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    1. I tend to think my view will be the same..

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  5. We did not get anything out of the member ship fee.travel deals are available all over the web. Maybe 10 years ago we did join and had Hartford AARP insurance, both health and auto.Now, the reviews of the Hartford ins. are very very bad I would not use.And health ins. we get through the fed. exchange.No use for AARP.

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  6. I joined at age 65 for the Medicare supplemental health insurance ... it's a great option for those of us who do not enjoy employer retirement health insurance.

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    1. Tom, from everything I have read they have some good insurance options, so I can definitely see joining for those benefits.

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  7. I want to point out that in some areas there are local AARP chapter meetings. We have a very active chapter in Fort Worth, Texas. There is a $7.00 yearly dues which is separate from the national membership. We meet once a month where we have a variety of local speakers. Each meeting has a short social period with coffee and refreshments. The speaker is followed by a brief business meeting. Our group has a social committee that plans group outings and day trips. Pot lucks are held quarterly with special entertainment at Christmas time. We also participate in providing food or school supplies to those in need. I joined the local chapter when I retired. I have made friends in this group and learned other information useful to retirees.You can find the nearest local chapter by looking online.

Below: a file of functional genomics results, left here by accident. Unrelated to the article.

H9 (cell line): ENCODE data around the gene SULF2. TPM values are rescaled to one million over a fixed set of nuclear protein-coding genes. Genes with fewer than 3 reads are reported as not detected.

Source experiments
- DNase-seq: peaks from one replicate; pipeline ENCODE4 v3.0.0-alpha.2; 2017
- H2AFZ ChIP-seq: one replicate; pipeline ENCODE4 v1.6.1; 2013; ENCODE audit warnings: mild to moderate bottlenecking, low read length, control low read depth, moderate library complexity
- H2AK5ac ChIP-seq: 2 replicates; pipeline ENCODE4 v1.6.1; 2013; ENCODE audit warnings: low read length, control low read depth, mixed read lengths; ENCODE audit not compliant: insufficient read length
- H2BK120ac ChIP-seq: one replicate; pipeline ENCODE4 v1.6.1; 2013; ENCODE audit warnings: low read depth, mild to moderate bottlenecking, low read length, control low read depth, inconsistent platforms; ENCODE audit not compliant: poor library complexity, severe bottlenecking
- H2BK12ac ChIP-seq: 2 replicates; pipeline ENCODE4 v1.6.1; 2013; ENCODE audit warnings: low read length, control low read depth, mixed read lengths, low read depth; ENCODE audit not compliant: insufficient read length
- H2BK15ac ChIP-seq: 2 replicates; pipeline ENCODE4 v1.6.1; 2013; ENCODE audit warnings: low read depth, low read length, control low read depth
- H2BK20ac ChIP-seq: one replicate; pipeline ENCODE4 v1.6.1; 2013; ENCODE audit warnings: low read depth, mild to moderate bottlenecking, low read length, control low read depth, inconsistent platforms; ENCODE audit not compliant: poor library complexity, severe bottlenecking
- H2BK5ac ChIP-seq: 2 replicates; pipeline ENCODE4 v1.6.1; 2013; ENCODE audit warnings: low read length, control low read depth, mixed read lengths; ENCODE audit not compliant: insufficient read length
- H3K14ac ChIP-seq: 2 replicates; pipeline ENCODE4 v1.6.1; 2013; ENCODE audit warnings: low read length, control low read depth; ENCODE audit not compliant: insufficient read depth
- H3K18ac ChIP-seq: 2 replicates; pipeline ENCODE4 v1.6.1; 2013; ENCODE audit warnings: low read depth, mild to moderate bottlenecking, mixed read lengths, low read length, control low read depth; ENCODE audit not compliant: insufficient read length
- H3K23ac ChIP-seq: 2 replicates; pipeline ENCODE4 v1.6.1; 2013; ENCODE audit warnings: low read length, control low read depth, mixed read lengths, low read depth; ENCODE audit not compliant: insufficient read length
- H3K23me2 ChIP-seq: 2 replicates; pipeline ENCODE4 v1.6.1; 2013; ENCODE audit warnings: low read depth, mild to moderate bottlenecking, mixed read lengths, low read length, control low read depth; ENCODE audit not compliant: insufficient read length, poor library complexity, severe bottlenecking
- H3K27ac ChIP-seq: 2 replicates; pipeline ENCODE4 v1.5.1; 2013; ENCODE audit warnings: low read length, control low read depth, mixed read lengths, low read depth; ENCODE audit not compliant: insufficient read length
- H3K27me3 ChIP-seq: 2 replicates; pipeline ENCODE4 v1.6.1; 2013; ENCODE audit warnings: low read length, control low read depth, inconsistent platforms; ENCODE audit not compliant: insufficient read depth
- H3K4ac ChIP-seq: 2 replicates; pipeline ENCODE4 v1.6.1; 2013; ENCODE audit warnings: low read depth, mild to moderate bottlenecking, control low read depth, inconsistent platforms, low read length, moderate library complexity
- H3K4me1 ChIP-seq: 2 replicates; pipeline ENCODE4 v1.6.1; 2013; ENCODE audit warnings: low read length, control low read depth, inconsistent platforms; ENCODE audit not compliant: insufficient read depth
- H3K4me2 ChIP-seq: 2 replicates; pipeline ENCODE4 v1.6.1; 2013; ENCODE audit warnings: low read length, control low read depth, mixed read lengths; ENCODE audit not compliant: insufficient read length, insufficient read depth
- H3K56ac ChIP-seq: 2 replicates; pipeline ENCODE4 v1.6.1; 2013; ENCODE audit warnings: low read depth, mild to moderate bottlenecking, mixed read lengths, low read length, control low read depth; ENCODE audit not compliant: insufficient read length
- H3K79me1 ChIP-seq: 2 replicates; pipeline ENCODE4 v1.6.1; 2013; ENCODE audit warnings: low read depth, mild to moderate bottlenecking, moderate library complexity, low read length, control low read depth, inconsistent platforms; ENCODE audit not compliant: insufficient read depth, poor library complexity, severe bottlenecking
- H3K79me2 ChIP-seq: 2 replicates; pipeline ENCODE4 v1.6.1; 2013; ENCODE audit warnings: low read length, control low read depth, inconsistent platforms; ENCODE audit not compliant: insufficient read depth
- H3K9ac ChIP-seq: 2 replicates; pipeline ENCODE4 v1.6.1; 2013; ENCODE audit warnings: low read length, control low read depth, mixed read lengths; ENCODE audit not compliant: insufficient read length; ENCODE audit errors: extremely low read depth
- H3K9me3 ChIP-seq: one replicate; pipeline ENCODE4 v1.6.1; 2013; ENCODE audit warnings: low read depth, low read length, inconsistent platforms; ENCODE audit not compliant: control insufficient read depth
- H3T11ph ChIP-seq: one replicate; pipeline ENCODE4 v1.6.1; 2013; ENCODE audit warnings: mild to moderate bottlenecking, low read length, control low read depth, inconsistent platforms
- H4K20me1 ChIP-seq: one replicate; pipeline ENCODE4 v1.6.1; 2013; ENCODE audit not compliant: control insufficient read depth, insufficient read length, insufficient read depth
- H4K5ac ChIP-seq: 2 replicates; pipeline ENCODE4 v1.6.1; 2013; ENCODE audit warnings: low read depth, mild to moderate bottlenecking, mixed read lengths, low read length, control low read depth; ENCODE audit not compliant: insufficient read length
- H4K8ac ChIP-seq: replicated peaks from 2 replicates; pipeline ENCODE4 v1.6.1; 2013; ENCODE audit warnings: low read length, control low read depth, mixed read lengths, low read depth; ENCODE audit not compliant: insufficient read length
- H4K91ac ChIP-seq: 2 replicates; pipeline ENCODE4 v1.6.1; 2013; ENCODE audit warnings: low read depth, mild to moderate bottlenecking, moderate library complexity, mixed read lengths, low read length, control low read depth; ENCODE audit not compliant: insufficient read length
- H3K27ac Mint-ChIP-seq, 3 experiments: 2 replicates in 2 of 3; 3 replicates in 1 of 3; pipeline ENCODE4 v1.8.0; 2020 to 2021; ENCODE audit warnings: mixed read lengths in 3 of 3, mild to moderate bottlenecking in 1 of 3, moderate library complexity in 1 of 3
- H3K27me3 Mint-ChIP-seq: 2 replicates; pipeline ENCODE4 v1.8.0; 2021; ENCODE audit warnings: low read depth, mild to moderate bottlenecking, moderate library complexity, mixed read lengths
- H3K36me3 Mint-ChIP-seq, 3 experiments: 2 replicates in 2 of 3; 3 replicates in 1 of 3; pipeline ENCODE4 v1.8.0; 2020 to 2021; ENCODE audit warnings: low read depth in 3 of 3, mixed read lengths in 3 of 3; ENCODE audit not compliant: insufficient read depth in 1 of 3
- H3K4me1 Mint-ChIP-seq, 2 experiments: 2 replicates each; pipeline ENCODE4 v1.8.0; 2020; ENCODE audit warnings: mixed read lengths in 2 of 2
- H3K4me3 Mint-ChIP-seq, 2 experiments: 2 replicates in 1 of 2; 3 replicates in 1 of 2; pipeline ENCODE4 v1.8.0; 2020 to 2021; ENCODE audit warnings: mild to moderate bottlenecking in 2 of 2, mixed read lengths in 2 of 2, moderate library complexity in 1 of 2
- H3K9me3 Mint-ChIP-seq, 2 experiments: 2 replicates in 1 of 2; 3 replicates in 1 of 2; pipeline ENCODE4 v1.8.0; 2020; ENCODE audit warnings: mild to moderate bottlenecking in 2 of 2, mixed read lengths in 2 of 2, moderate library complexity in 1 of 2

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  8. I have been reading your blog for a long time, enjoy it immensely, and thought that you were up on "current events" ie: health. Two things about health insurance: because of Obamacare there is no longer any "pre-existing condition extra payment." Once you reach Medicare age--Medicare is a set amount $121 for people just joining it. The supplements are whatever they and the state approve.
    I belong to AARP as I like the magazine and the idea behind AARP--equality for older people---AARP provides free services such as help with taxes.
    butI use Blue Cross for my supplement and another company for medications.
    There are also Medicare Advantage plans--one set rate (much lower than the supp and med plans) that covers Medicare A, B, supps and meds. I don't do it as the one plan in South Carolina isn't supposed to be good.
    The more people who join AARP the more it can do to help people. If it's "liberal" that's because liberals are often the people who work to provide safety nets for all outside of religious orgs.
    As a non-Christian in a very Christian area I appreciate anything secular. Before anybody jumps on me---if you're Christian, and wanted therapy for a particular problem would you want it to have a Jewish or Muslim bent?

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    1. Hi Pia, thanks for stopping by. I do encourage you to go back and read what I wrote. Long term care is NOT covered under ACA guidelines and you can be denied for health conditions or have exorbitant premiums.

      AS for you last comment I'm not sure I understand.

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  9. AARP is about $15 dollars. There is a driving class (costs about %15)for seniors that, once completed, can give you discounts on your car insurance. Yes, you do sometimes just break even, but other perks should help. Try it for one year and decide. I don't know about travel discounts and all, but I think AARP is a good deal.
    pparsimony